A Food and Drug Administration panel has said that Bayer’s controversial Trasylol, which is used to reduce blood loss during heart surgery, should continue to be sold in the USA, despite the potential health risks.
The agency’s Cardiovascular and Renal Drugs and the Drug Safety and Risk Management Advisory Committees has backed Trasylol (aprotinin) following an ongoing review since two studies published in 2006 suggested that the drug doubled the risk of kidney failure. Since then, two other studies have suggested that it could also increase the risk of death.
However panel members deemed that the newer data is not strong enough to merit pulling the drug, especially as there is no other anti-bleeding product specifically approved for use in cardiac surgery. They voted 15 to one in favour of keeping Trasylol on the market but recommended that Bayer amend the US product label to provide additional prescribing guidance to physicians and also recommended that Bayer conduct additional clinical studies, including randomised controlled trials, to further assess the risk and benefit of Trasylol.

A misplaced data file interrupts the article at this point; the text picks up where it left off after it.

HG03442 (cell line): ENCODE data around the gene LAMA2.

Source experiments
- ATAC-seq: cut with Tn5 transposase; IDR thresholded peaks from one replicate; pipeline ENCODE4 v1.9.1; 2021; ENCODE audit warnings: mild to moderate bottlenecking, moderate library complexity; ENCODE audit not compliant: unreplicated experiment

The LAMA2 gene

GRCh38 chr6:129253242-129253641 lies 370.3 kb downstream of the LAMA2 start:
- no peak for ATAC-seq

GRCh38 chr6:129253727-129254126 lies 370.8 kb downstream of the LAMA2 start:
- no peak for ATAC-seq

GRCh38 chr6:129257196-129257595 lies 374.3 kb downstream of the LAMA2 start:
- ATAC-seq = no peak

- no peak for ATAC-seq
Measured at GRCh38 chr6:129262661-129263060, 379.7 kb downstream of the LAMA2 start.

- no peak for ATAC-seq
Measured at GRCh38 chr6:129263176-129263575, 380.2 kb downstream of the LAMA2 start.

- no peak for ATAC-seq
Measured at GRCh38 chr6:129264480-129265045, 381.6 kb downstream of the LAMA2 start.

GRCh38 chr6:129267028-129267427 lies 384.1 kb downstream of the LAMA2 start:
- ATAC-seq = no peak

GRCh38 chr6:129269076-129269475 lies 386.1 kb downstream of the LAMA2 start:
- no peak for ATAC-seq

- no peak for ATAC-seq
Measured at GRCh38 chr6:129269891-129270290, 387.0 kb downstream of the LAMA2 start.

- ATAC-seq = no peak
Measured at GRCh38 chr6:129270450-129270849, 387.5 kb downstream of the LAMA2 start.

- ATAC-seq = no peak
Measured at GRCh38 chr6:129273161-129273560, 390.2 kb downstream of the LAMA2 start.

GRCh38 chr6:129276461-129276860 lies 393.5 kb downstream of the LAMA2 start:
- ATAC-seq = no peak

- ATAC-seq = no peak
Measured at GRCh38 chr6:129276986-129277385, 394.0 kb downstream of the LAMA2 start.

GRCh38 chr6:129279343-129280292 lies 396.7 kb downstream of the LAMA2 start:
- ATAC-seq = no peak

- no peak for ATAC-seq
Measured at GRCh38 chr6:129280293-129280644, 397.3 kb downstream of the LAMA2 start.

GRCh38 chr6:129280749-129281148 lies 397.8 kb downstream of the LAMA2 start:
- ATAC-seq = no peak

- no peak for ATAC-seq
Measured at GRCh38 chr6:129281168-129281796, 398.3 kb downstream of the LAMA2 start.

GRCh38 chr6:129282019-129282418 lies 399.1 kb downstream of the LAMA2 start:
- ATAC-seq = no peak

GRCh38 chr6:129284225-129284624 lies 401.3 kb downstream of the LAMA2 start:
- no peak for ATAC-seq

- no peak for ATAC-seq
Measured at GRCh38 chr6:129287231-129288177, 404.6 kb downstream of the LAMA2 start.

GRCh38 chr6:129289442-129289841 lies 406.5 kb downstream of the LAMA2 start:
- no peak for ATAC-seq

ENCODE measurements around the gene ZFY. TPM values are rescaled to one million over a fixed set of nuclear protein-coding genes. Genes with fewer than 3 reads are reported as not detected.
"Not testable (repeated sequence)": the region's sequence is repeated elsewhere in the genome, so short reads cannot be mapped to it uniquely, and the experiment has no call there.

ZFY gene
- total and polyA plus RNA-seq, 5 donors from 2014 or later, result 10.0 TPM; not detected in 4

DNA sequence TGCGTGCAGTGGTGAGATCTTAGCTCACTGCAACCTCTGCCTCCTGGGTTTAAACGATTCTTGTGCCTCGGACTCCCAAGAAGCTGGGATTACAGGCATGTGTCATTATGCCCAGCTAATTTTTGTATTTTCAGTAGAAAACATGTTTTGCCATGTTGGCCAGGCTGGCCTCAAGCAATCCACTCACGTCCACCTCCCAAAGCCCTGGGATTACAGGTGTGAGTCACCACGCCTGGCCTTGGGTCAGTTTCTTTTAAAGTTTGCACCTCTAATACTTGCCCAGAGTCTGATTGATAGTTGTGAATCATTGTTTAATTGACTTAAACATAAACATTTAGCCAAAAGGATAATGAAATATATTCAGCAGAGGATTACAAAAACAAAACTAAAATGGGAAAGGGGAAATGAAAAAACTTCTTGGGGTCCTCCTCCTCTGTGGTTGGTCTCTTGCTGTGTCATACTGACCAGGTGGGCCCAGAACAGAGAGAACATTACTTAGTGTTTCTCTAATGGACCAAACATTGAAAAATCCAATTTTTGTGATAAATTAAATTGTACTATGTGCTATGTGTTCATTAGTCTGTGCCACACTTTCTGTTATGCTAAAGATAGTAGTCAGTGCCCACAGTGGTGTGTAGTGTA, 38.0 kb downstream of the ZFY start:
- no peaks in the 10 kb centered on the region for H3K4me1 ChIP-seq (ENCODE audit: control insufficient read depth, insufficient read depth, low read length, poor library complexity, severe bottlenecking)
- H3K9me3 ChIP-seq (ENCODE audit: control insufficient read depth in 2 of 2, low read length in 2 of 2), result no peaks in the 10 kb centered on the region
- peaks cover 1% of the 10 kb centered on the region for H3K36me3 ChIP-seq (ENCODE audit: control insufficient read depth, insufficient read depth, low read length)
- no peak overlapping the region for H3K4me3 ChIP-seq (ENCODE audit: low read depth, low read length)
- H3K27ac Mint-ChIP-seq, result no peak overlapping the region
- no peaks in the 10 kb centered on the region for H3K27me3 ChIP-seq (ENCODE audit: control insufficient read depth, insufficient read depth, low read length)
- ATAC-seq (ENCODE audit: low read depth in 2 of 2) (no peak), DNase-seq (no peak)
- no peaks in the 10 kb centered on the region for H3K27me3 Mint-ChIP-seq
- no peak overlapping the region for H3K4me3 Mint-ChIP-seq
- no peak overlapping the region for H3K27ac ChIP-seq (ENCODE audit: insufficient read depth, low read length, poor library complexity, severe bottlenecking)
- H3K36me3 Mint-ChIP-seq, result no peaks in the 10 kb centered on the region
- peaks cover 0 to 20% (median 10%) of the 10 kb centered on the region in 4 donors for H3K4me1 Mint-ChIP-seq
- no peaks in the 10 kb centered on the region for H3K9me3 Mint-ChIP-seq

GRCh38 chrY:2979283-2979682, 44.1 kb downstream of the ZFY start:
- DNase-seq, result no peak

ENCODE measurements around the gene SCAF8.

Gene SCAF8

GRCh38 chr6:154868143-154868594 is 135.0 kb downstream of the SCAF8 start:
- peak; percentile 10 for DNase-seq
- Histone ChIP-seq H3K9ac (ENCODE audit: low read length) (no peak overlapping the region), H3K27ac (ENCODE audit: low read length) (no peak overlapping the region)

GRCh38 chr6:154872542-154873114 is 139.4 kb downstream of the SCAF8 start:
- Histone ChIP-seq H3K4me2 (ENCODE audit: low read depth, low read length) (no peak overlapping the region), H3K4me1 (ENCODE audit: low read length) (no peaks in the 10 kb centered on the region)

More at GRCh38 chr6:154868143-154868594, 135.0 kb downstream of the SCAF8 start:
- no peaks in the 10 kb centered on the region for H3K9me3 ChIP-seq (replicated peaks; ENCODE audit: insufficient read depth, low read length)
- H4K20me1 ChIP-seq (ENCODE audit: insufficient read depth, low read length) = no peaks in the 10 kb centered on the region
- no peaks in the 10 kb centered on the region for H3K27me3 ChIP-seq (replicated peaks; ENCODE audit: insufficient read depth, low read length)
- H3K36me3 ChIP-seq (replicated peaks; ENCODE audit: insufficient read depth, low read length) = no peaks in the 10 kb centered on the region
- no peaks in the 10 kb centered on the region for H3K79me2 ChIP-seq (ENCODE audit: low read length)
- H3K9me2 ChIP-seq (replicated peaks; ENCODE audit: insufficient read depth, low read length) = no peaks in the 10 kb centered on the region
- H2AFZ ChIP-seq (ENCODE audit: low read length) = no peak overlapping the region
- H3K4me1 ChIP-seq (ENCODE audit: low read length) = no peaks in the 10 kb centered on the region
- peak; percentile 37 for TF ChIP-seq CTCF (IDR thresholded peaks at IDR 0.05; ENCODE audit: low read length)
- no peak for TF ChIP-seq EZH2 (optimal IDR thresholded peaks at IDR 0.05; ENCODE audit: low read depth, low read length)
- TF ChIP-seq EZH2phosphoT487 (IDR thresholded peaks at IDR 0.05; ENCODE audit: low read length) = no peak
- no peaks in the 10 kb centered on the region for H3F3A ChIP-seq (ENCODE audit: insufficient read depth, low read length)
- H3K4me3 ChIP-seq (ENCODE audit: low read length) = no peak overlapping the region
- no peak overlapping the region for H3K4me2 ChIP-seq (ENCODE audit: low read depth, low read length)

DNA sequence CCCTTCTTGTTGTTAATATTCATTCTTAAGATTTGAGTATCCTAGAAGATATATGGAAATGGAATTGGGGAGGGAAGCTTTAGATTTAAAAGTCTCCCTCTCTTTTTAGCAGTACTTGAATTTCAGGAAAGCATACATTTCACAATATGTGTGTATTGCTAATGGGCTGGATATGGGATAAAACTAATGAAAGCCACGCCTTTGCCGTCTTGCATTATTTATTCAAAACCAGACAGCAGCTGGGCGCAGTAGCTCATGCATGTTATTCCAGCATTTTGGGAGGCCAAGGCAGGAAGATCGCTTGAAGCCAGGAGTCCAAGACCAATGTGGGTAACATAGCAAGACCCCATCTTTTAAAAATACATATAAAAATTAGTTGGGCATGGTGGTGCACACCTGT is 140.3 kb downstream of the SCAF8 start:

The decision was welcomed by Bayer which has suffered some embarrassment of late with the drug. Last month, the Leverkusen-based group revealed the findings of an independent lawyer’s investigation into the company’s failure to disclose data about the risks of Trasylol, which concluded that no cover-up was involved. In October last year, Bayer acknowledged that it failed to keep the FDA informed of data that could have had a bearing on the outcome of an advisory panel meeting looking at the safety of Trasylol.